Wards Island Completes Upgrade, Removing Half the Nitrogen in its Waste

The biggest sewage treatment plant impacting Long Island Sound recently completed an upgrade that is expected to lead to a significant improvement in the western Sound’s water quality.

The upgrade means that the Wards Island Wastewater Treatment Plant, which serves the western section of the Bronx and the upper east side of Manhattan, is removing half the nitrogen that is part of its waste stream. Nitrogen, a component of sewage, acts as a fertilizer in the Sound, triggers the growth of algae and causes the annual summertime drop in dissolved oxygen concentrations known as hypoxia.

Wards Island Wastewater Treatment PlantPhoto: NYC Department of Environmental Protection
Wards Island Wastewater Treatment Plant
Photo: NYC Department of Environmental Protection

The New York City Department of Environmental Protection issued a news release this week announcing the completion of the Wards Island upgrade, which cost $237 million. Located near Hell Gate, at the farthest western edge of the Sound, the Wards Island plant serves more than a million people in the Bronx and Manhattan and treats about 275 million gallons of sewage a day (for comparison, Westchester County’s two biggest Sound shore plants, New Rochelle and Mamaroneck, treat about 33 million gallons a day combined).

With the upgrade, the Wards Island nitrogen contribution to the Sound falls by almost half, to 17,000 pounds per day, from 33,000 pounds.

The city also recently finished a $280 million nitrogen removal project at its Hunt’s Point plant, also in the Bronx. It is currently working on similar projects at its Tallman Island and Bowery Bay plants, both in Queens.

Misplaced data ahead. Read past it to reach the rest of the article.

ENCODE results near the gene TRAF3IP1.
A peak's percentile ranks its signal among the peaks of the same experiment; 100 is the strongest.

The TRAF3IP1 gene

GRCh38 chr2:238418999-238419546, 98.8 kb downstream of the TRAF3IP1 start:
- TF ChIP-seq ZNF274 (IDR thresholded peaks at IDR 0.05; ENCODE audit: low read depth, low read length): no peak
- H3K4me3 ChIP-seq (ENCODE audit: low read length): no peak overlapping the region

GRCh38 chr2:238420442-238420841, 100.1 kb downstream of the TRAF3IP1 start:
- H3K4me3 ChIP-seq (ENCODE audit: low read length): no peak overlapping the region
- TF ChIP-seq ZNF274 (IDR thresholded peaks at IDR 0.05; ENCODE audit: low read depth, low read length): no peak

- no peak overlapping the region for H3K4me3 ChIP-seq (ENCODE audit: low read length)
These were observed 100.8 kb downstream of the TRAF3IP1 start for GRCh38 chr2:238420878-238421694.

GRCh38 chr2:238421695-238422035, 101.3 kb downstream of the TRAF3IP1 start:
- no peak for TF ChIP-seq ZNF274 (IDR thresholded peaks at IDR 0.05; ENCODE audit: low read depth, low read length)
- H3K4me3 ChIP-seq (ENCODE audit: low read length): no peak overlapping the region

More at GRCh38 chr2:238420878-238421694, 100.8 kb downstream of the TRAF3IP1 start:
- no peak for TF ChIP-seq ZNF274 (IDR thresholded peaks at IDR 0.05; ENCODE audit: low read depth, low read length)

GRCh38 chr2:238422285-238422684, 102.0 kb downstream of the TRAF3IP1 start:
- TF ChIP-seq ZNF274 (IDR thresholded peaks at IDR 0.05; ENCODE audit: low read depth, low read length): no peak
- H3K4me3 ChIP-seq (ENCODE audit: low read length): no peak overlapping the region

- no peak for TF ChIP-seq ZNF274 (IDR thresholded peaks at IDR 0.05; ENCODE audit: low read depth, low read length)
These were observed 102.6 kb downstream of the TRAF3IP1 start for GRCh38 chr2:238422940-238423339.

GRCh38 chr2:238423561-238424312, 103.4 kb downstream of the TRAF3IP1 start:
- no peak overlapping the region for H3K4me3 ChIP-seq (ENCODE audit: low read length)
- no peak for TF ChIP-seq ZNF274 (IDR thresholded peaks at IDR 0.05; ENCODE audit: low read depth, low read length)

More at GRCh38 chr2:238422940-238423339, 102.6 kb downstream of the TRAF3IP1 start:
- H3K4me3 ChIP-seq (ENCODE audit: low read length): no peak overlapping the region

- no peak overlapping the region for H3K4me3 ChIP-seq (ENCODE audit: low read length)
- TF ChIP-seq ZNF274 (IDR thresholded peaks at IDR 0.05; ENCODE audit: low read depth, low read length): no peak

To try to eliminate, or at least minimize, hypoxia, communities along the Sound in New York and Connecticut are required to remove 58.5 percent of the nitrogen flowing through their treatment plants, by 2014 and 2017. As of 2011, they were 79 percent of the way toward that goal, according to EPA’s Long Island Sound office.

Hypoxia is a problem because it temporarily destroys habitat in the western Sound in summer – sometimes for a few days, sometimes for weeks. As dissolved oxygen concentrations fall, the Sound becomes uninhabitable for fish, crustaceans and other marine life. Last summer, almost one quarter of the Sound suffered from hypoxia, and much of the water off Westchester and Nassau counties had almost zero dissolved oxygen.

Severe hypoxic conditions in Long Island Sound during August 2012
Severe hypoxic conditions in Long Island Sound during August 2012

Because hypoxia is a warm water phenomenon, weather is also a factor. Last year, hypoxia was partly attributable to last winter’s unusually warm temperatures, which prevented the Sound from cooling off as much as usual.

It’s hard to say how much the upgrade at Wards Island will improve water quality in Long Island Sound. Depending on currents and tidal action, some water in that part of the Sound heads toward the East River and Harlem River, and some moves further into the western Sound. Regardless, the completion of this project is a step in the right direction towards reducing nitrogen and eventually healing the low-oxygen dead zone.

Posted by Tom Andersen, NY program and communications coordinator for Save the Sound. Tom is also the author of This Fine Piece of Water: An Environmental History of Long Island Sound.

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